There’s more to life than work. If you’re still working at 9 pm on a Friday night, you’re not doing life right. Log off and get yourself a bloody beer! You deserve it.
What are the most notable things you have learnt since starting your business; either about running a business or about yourself?
What is it about being a freelancer that you most enjoy?
The freedom and flexibility in terms of how I structure my days and weeks is a huge bonus.
If I’m having a bad mental health day, I can do things my way, in my own time. There’s no pressure to be out of the door by a certain time with a smile plastered on my face.
On the opposite side of that, if I’m having one of those days where I feel like I can take on the world, there’s nothing stopping me. I can work all day and night if I want to, and I get to choose which tasks or projects I feel like handling each day (within reason, of course).
Those are the obvious perks that I’m sure most freelancers can relate to.
A benefit that’s possibly a little more specific to me, though, is that I get to work alone. ON MY OWN! With no one interfering.
I know that’s not something we’re supposed to admit (teamwork all the way, eh?), but honestly – I just love working on my own.
What do you enjoy the least about being a freelancer?
We all wear many hats as freelancers, and my least favourite is the salesperson’s. Give me taxes or an overflowing inbox and I’ll muddle my way through it with a frown on my face and a chocolate bar for comfort.
When it comes to pitching my services, though, I want to run away and hide. And some days, I’ve done just that.
Cold emailing? LinkedIn outreach? No thanks. What if they ignore me. Or worse – criticise me!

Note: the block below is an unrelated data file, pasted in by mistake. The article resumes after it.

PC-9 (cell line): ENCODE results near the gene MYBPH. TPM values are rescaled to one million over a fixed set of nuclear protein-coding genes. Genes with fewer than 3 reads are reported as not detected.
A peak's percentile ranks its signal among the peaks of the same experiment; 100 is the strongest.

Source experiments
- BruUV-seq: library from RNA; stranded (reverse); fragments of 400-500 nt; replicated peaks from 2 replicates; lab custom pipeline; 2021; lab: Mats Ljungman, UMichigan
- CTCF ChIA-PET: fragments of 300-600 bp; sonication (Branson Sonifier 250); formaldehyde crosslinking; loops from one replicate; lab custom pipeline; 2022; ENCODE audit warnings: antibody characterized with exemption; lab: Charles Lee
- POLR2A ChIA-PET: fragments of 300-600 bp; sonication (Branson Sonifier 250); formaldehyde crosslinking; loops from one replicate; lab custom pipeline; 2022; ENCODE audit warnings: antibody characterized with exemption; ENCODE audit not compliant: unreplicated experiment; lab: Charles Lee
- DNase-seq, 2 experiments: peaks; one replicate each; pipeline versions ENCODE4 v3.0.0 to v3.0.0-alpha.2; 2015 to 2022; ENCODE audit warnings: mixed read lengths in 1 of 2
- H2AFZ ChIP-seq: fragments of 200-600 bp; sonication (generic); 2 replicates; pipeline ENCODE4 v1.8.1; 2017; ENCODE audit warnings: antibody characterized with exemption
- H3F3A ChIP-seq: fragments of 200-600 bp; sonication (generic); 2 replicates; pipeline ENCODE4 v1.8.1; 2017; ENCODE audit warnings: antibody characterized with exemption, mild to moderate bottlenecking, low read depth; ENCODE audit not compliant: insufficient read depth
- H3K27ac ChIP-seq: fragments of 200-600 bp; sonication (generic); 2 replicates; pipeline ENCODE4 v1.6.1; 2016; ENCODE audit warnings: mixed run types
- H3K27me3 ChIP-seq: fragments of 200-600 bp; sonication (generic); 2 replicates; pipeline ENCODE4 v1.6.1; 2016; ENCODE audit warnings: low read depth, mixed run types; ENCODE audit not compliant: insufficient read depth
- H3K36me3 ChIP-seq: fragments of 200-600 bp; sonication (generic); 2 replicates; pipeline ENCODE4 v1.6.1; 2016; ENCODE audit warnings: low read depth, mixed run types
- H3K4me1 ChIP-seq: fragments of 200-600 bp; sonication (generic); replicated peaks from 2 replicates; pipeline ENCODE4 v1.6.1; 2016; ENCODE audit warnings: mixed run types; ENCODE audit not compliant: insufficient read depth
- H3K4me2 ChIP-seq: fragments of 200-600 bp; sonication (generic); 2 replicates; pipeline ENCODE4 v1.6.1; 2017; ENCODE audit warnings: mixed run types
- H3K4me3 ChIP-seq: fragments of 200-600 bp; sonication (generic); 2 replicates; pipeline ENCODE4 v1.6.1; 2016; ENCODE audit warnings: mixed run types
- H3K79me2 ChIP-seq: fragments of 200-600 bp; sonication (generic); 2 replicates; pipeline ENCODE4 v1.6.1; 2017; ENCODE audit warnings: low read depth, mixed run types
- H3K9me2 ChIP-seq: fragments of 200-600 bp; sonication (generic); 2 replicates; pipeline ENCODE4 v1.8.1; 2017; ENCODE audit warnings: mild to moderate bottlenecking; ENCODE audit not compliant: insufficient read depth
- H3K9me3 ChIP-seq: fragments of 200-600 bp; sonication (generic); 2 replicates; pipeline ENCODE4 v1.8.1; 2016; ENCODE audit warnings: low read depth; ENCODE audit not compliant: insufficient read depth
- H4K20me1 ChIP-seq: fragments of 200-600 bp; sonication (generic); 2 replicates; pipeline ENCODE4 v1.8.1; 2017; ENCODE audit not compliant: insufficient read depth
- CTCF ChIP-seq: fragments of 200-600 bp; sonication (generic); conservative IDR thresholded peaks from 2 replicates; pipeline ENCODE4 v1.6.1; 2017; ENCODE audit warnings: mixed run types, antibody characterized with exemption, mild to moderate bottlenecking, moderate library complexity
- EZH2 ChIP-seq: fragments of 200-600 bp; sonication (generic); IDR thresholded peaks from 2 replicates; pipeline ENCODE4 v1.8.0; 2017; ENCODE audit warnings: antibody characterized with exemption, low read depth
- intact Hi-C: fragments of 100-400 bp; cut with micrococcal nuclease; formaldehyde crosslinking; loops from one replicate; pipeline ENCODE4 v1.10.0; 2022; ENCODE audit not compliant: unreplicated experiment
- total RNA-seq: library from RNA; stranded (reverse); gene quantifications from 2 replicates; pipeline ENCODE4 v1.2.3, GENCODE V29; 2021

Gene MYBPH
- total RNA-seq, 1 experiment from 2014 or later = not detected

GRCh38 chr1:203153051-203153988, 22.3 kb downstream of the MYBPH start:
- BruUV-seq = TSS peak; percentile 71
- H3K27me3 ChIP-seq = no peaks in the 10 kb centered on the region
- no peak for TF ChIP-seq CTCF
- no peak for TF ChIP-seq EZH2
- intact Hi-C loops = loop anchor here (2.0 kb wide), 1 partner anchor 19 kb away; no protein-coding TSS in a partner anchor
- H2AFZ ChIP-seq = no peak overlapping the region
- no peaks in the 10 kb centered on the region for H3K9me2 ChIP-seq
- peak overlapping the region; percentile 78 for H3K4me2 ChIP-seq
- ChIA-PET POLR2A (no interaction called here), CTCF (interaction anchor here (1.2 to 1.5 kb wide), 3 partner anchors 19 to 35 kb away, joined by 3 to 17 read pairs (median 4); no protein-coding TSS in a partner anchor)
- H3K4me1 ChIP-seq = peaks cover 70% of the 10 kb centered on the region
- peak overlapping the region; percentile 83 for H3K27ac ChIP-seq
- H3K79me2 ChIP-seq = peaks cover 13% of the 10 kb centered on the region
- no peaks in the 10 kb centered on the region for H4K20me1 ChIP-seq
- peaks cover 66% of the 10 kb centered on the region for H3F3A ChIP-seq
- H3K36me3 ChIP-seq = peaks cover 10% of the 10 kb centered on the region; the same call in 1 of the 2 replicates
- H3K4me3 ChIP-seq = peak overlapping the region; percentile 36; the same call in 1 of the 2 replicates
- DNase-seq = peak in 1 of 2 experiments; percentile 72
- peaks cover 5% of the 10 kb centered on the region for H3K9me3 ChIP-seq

A phone call with a potential client? An in-person networking event? You’ve got to be joking! I’ll make a complete idiot of myself!
I’ve bypassed clients I’m interested in working with because they ask for an applicant’s Skype username. I’ve turned down the chance to go to networking events without even giving it a second thought.
There’s a rational, objective part of my brain that knows I’m being foolish, yet once the anxiety strikes, it’s extremely difficult to overcome.
But it’s something I’m working on. I know it’s a big weakness and, if we can circle back to question 4 for a minute, it’s in this area that I’ll be seeking professional support in the near future.
What is your ultimate professional goal as a freelancer?
I’m not sure if you’ve figured this out by now, but I’m not big on setting goals for myself. To me, goals = pressure, and avoiding pressure is key if I want to stay well.
Let’s just say that I hope to still be freelancing in 2 years’ time. That good enough for ya?
What one thing do you wish you had known before you became a freelancer?
No big mistakes or major regrets, but I did spend way too long self-building my first website.
My new website (which is loads better and didn’t take half as long to make) was the result of a skill swap I made with a pro web designer. I met him in the Freelance Heroes Facebook group, actually.
I wish I’d known that skill swaps were a thing before I’d spent all that time agonizing over the look and structure of my first website.
To connect with Sophie, visit:
… as well as the Freelance Hereos Facebook Group.